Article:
By Laura Atwood
For Senior Voice 

How to behave around dogs to avoid bites


April 1, 2019

Laura Atwood photo

Should you pet Whisper? Here, Whisper's ears are back and his toy is being held between his paws: Do not pet.

As adults we tend to think only kids need to know how to behave around dogs. But actually we all need to know how to be safe around dogs.

Anchorage Animal Care and Control teaches kindergarten through sixth grade students how to behave around dogs to prevent dog bites. But adults often need the same lesson. April 7-13 is Dog Bite Prevention Week, so here are some tips and illustrations from our school presentation for everyone in the family:

When a dog is happy and feels secure, their face shows it. Their ears are up, their mouth is loosely closed or open in a smile, and their eyes have a soft expression. If a dog is frightened, their ears are back, their mouths are tightly closed, and their eyes can be either somewhat closed, like they are worried, or large with the whites of their eyes showing (similar to a whale's eye). A dog with that facial expression should not be approached by children and should be approached carefully by an adult.

Humans may like hugs but most dogs don't. We have a hard time accepting that our dogs may not appreciate our well-intentioned hugs but they truly may not – they may let you hug them but that doesn't mean they like it. Next time you or the grandkids hug your dog, watch their body. If their mouth closes, or their ears go back, or their tail goes down, they are merely tolerating the hug. So be polite and don't hug them again. And never hug a dog you don't know.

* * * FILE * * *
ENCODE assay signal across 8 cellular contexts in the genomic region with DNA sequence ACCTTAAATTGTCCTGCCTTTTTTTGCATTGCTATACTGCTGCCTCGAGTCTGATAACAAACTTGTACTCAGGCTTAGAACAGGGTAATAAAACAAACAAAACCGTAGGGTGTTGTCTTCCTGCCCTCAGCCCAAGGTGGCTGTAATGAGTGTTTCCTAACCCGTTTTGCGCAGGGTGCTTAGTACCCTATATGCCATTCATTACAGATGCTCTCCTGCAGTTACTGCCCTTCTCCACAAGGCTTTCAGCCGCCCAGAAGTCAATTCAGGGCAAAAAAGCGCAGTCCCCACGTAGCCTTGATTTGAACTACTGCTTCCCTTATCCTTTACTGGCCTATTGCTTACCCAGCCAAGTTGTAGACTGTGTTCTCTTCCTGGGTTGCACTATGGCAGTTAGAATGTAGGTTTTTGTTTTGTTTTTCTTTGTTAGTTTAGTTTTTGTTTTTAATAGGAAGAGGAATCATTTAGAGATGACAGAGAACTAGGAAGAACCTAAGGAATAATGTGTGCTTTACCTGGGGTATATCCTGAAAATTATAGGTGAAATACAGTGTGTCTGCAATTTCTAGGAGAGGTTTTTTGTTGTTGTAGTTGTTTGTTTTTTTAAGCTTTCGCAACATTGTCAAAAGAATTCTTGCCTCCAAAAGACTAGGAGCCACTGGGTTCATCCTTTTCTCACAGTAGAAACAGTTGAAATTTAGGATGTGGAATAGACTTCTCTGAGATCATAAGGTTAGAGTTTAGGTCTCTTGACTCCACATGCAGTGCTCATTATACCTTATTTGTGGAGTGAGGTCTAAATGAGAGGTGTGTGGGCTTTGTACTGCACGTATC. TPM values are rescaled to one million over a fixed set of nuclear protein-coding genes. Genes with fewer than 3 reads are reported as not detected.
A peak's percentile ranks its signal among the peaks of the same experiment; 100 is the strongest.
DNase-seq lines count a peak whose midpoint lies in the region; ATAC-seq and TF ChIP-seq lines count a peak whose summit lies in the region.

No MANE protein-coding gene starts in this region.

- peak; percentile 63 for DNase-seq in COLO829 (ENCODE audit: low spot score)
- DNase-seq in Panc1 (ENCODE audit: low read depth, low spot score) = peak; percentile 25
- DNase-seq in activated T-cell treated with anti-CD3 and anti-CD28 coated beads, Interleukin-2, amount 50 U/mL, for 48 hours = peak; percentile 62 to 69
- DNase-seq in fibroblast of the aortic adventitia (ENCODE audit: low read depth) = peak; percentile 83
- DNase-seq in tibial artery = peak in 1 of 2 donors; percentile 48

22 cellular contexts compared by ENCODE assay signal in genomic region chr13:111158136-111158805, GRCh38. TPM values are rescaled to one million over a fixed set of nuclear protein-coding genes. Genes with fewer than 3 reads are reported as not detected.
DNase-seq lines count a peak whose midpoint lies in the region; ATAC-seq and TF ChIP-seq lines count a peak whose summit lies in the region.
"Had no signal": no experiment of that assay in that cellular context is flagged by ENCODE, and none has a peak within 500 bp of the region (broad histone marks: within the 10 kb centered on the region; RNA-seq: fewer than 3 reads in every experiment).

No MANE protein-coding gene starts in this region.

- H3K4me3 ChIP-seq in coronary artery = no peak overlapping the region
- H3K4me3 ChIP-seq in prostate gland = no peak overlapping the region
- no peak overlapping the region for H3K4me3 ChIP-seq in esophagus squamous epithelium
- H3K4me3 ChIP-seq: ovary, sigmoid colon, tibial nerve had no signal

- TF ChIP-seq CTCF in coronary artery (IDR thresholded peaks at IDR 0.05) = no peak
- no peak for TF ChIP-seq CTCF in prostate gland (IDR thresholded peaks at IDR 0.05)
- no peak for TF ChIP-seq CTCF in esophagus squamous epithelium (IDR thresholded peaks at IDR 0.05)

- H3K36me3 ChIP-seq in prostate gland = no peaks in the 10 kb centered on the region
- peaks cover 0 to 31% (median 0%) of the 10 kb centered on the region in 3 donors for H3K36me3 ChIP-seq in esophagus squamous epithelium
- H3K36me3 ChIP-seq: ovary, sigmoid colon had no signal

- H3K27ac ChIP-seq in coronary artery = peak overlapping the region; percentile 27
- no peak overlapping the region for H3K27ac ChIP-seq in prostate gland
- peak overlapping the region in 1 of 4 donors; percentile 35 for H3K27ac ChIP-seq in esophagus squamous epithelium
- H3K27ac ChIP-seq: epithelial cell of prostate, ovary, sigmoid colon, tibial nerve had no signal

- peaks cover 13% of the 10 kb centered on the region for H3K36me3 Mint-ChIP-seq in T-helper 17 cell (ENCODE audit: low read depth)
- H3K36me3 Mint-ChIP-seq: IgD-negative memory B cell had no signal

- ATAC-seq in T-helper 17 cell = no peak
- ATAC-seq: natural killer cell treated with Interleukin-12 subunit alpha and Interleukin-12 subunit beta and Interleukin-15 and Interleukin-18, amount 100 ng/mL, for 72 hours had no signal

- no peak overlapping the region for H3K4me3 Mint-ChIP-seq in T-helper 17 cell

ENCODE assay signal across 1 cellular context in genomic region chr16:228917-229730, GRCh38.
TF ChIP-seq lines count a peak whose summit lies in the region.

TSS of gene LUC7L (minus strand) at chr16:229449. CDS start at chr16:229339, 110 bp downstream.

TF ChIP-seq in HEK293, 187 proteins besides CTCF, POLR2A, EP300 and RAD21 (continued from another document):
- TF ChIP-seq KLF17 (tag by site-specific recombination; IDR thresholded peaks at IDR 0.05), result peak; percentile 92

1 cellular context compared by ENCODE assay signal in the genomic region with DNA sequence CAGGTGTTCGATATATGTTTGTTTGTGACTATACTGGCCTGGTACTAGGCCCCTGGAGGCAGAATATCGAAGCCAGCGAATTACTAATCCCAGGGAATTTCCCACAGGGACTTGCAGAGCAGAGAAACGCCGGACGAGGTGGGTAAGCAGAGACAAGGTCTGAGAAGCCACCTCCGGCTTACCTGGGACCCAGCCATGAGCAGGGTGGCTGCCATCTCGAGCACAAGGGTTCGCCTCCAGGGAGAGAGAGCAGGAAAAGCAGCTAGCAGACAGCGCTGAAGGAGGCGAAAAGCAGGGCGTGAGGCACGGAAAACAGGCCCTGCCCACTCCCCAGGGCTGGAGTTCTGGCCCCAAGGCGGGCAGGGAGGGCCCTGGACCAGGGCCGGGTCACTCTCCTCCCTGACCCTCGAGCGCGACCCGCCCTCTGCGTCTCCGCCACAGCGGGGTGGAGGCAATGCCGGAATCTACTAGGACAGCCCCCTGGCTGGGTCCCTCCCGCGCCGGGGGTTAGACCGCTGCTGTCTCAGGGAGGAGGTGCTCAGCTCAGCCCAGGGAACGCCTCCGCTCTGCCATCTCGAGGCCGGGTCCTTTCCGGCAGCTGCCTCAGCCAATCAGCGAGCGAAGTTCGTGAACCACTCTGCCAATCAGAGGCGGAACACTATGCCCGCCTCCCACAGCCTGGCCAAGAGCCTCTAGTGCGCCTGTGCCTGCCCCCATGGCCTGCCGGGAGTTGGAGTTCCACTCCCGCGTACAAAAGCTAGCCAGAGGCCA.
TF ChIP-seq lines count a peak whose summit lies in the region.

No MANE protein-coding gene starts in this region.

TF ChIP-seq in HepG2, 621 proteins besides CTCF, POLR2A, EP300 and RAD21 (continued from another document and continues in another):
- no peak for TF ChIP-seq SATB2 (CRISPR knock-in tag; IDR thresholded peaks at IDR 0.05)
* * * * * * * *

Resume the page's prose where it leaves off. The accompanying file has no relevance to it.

We also like to put our faces close to a dog's face. Guess what? They like this about as much as they like being hugged. If your dog turns their eyes away or their whole face away from you, they're politely telling you to please step away. And in their head they are wondering where your manners are.

Brian Luenemann photo

Here, Whisper is relaxed and happy and his owner is present. OK to pet.

Remind the grandkids that dogs are not toys. They don't want to be ridden, laid on, have their ears or tails pulled, or be poked or pushed. Teach kids to be gentle when they touch them and quiet around them. Excited movements and loud voices can trigger the prey drive in some dogs.

Finally, remind the grandkids to leave dogs alone when they are eating or chewing on a bone or toy. The dog may be protective and may respond with a warning growl, snarl or a bite. Adults should teach dogs how to trade, for instance, trading a toy for food.

Generally, bites don't "just happen." We can prevent them by learning how our dogs communicate and what they do and don't like.

Laura Atwood is the public relations coordinator for the Anchorage Animal Care and Control.


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